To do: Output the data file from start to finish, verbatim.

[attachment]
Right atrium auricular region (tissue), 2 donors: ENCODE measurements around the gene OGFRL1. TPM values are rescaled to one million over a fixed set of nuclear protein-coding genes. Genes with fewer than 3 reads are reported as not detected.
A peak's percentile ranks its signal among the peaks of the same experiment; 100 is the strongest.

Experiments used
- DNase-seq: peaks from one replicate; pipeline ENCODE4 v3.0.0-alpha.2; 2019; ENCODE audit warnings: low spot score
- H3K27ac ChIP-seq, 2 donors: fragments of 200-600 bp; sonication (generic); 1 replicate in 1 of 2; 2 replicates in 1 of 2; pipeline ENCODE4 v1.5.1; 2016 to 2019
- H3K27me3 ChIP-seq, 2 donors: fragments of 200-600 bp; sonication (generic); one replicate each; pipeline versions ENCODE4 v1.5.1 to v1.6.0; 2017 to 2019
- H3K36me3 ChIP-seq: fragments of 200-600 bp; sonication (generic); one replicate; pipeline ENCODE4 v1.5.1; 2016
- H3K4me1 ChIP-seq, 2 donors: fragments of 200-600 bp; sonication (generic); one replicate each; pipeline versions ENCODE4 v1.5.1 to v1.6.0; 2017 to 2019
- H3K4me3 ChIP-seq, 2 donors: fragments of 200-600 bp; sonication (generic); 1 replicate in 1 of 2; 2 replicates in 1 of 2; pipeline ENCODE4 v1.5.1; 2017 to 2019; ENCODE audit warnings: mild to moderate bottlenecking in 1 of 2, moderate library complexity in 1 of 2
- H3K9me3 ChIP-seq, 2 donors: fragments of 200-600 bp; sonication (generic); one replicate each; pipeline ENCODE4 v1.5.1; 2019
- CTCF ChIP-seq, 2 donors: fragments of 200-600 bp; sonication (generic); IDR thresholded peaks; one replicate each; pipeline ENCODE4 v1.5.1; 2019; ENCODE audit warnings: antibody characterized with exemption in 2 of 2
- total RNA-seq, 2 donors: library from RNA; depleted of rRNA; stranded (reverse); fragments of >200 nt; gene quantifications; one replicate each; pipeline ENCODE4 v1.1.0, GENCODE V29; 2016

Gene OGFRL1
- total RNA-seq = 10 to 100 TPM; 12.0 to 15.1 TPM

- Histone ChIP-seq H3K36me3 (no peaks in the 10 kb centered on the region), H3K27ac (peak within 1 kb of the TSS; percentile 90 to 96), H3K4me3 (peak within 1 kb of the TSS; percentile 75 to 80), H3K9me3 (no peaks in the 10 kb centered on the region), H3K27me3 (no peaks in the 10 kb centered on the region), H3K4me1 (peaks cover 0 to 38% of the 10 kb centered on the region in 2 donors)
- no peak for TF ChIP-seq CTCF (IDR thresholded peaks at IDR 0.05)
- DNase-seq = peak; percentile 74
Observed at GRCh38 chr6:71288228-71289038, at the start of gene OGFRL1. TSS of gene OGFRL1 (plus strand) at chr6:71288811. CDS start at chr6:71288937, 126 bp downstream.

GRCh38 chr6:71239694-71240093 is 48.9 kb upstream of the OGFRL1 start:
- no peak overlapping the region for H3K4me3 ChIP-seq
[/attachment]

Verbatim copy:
Right atrium auricular region (tissue), 2 donors: ENCODE measurements around the gene OGFRL1. TPM values are rescaled to one million over a fixed set of nuclear protein-coding genes. Genes with fewer than 3 reads are reported as not detected.
A peak's percentile ranks its signal among the peaks of the same experiment; 100 is the strongest.

Experiments used
- DNase-seq: peaks from one replicate; pipeline ENCODE4 v3.0.0-alpha.2; 2019; ENCODE audit warnings: low spot score
- H3K27ac ChIP-seq, 2 donors: fragments of 200-600 bp; sonication (generic); 1 replicate in 1 of 2; 2 replicates in 1 of 2; pipeline ENCODE4 v1.5.1; 2016 to 2019
- H3K27me3 ChIP-seq, 2 donors: fragments of 200-600 bp; sonication (generic); one replicate each; pipeline versions ENCODE4 v1.5.1 to v1.6.0; 2017 to 2019
- H3K36me3 ChIP-seq: fragments of 200-600 bp; sonication (generic); one replicate; pipeline ENCODE4 v1.5.1; 2016
- H3K4me1 ChIP-seq, 2 donors: fragments of 200-600 bp; sonication (generic); one replicate each; pipeline versions ENCODE4 v1.5.1 to v1.6.0; 2017 to 2019
- H3K4me3 ChIP-seq, 2 donors: fragments of 200-600 bp; sonication (generic); 1 replicate in 1 of 2; 2 replicates in 1 of 2; pipeline ENCODE4 v1.5.1; 2017 to 2019; ENCODE audit warnings: mild to moderate bottlenecking in 1 of 2, moderate library complexity in 1 of 2
- H3K9me3 ChIP-seq, 2 donors: fragments of 200-600 bp; sonication (generic); one replicate each; pipeline ENCODE4 v1.5.1; 2019
- CTCF ChIP-seq, 2 donors: fragments of 200-600 bp; sonication (generic); IDR thresholded peaks; one replicate each; pipeline ENCODE4 v1.5.1; 2019; ENCODE audit warnings: antibody characterized with exemption in 2 of 2
- total RNA-seq, 2 donors: library from RNA; depleted of rRNA; stranded (reverse); fragments of >200 nt; gene quantifications; one replicate each; pipeline ENCODE4 v1.1.0, GENCODE V29; 2016

Gene OGFRL1
- total RNA-seq = 10 to 100 TPM; 12.0 to 15.1 TPM

- Histone ChIP-seq H3K36me3 (no peaks in the 10 kb centered on the region), H3K27ac (peak within 1 kb of the TSS; percentile 90 to 96), H3K4me3 (peak within 1 kb of the TSS; percentile 75 to 80), H3K9me3 (no peaks in the 10 kb centered on the region), H3K27me3 (no peaks in the 10 kb centered on the region), H3K4me1 (peaks cover 0 to 38% of the 10 kb centered on the region in 2 donors)
- no peak for TF ChIP-seq CTCF (IDR thresholded peaks at IDR 0.05)
- DNase-seq = peak; percentile 74
Observed at GRCh38 chr6:71288228-71289038, at the start of gene OGFRL1. TSS of gene OGFRL1 (plus strand) at chr6:71288811. CDS start at chr6:71288937, 126 bp downstream.

GRCh38 chr6:71239694-71240093 is 48.9 kb upstream of the OGFRL1 start:
- no peak overlapping the region for H3K4me3 ChIP-seq